A review of Nyoongar responses to severe climate change and the threat of epidemic disease—Lessons from their past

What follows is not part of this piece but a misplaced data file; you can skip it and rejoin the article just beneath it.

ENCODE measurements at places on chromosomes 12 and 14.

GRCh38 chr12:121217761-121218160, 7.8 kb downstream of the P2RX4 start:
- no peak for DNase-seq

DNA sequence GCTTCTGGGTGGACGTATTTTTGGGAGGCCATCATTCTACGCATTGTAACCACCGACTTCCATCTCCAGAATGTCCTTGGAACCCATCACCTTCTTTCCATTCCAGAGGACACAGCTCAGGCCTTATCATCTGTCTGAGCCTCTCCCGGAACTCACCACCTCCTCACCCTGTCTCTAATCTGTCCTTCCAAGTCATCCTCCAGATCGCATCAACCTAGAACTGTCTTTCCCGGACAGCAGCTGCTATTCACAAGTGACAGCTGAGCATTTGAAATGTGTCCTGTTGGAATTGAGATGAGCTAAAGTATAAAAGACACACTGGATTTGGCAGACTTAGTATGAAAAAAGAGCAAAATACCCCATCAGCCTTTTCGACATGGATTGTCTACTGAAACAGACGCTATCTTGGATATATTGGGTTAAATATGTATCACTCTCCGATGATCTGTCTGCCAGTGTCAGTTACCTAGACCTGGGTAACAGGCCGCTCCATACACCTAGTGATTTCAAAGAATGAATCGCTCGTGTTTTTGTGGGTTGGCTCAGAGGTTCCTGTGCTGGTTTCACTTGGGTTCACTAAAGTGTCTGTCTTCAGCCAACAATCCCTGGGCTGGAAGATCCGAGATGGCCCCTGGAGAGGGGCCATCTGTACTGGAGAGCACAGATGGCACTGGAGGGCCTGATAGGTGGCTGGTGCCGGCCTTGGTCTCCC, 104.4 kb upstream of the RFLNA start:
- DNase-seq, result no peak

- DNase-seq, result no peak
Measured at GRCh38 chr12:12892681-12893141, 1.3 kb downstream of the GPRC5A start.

Nyoongar people have lived in the South West of Western Australia for at least 50,000 years. During that time, they experienced significant climate change, including wide variations in temperature and rainfall, and hundreds of metres’ difference in sea levels. Nyoongar people have a long memory, and climate change is described in their stories and in the knowledge they hold about how life was lived in earlier times. There are artifacts and places that have been manipulated to be productive despite severe drought. COVID-19 disrupted the writing of this article, and the authors felt it appropriate to include Nyoongar responses to the threat of epidemic disease brought by Europeans early in their settlement of the area. This review collates existing material generated through Koodjal Jinnung (two-way seeing), a research method that incorporates traditional knowledge and contemporary social and natural sciences about Nyoongar history, to create a description of the resiliency of Nyoongar people under threat from climate change. The article identifies key values and resilience factors underpinning the successful implementation of behavioural and technological mechanisms to negotiate severe climate change and the threat of epidemic disease.